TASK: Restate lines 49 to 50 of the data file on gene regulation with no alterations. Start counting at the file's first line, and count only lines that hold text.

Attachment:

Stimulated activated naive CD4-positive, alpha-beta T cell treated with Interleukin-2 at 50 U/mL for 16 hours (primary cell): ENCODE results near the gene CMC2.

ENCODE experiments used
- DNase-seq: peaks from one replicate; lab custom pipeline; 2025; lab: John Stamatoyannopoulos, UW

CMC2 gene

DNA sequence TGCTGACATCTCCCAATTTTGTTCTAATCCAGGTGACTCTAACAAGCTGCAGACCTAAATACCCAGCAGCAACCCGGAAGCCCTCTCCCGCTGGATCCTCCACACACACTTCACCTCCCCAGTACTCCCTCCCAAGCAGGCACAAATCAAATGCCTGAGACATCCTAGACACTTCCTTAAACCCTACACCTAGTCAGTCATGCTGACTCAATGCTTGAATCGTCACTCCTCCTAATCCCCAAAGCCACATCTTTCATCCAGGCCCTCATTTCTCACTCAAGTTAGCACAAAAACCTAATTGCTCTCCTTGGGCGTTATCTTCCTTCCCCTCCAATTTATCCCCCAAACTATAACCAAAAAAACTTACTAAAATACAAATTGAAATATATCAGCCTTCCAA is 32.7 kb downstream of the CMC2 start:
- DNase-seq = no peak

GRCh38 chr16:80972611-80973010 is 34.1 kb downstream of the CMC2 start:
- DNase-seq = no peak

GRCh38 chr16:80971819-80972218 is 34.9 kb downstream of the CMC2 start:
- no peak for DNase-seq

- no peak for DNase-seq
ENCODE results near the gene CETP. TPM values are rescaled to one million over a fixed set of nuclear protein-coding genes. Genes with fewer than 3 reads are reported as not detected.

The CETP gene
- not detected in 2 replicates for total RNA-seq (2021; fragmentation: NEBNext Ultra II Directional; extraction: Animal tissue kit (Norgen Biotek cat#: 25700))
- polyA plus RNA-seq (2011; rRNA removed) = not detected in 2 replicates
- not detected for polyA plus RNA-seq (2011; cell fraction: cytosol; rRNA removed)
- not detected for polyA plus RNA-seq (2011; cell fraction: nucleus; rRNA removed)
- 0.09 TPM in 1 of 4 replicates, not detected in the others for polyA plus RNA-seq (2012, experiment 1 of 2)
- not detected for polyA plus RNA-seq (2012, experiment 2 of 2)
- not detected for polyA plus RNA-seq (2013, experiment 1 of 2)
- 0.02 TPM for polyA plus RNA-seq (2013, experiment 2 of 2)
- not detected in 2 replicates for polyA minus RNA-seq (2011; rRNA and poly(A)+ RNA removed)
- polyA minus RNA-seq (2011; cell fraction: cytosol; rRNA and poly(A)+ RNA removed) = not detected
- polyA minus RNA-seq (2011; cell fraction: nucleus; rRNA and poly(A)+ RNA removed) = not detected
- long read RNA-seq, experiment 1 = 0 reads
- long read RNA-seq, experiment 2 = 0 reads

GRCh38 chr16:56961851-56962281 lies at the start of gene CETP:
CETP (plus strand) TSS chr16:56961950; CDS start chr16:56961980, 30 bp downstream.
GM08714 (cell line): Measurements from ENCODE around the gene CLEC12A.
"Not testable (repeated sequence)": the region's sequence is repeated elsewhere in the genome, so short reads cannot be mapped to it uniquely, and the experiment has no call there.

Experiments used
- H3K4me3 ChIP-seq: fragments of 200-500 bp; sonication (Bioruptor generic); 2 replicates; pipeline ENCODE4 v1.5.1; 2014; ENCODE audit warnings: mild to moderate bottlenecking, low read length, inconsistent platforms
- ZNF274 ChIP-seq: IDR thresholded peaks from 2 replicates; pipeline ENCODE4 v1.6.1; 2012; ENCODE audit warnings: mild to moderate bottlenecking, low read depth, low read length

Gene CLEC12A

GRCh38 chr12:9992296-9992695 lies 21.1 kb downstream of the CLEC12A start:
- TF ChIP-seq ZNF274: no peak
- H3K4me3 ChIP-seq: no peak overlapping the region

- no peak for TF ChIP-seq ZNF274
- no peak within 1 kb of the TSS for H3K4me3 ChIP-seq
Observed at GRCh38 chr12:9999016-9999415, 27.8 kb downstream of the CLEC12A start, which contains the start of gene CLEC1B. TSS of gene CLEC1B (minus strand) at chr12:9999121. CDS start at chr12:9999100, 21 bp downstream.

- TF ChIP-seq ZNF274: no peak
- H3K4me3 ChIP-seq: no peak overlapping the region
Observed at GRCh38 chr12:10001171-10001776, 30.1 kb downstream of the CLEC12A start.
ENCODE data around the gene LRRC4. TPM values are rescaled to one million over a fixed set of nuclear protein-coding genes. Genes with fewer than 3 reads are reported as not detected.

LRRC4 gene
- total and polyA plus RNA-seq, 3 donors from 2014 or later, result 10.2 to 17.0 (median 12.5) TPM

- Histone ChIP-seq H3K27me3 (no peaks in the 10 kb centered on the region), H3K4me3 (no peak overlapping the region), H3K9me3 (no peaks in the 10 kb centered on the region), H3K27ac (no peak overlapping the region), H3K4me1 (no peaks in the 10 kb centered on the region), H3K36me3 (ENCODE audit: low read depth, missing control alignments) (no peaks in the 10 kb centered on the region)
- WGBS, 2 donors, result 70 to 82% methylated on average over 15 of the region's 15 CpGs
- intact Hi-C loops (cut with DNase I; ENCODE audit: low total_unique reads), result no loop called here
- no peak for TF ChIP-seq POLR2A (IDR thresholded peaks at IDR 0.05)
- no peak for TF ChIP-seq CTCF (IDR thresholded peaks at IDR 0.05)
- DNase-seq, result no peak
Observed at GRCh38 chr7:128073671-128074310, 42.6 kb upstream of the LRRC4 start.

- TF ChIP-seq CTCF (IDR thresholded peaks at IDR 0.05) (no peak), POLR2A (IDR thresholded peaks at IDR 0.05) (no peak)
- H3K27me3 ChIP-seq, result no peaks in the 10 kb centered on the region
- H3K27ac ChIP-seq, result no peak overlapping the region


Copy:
- intact Hi-C loops (cut with DNase I; ENCODE audit: low total_unique reads), result no loop called here
- no peak for TF ChIP-seq POLR2A (IDR thresholded peaks at IDR 0.05)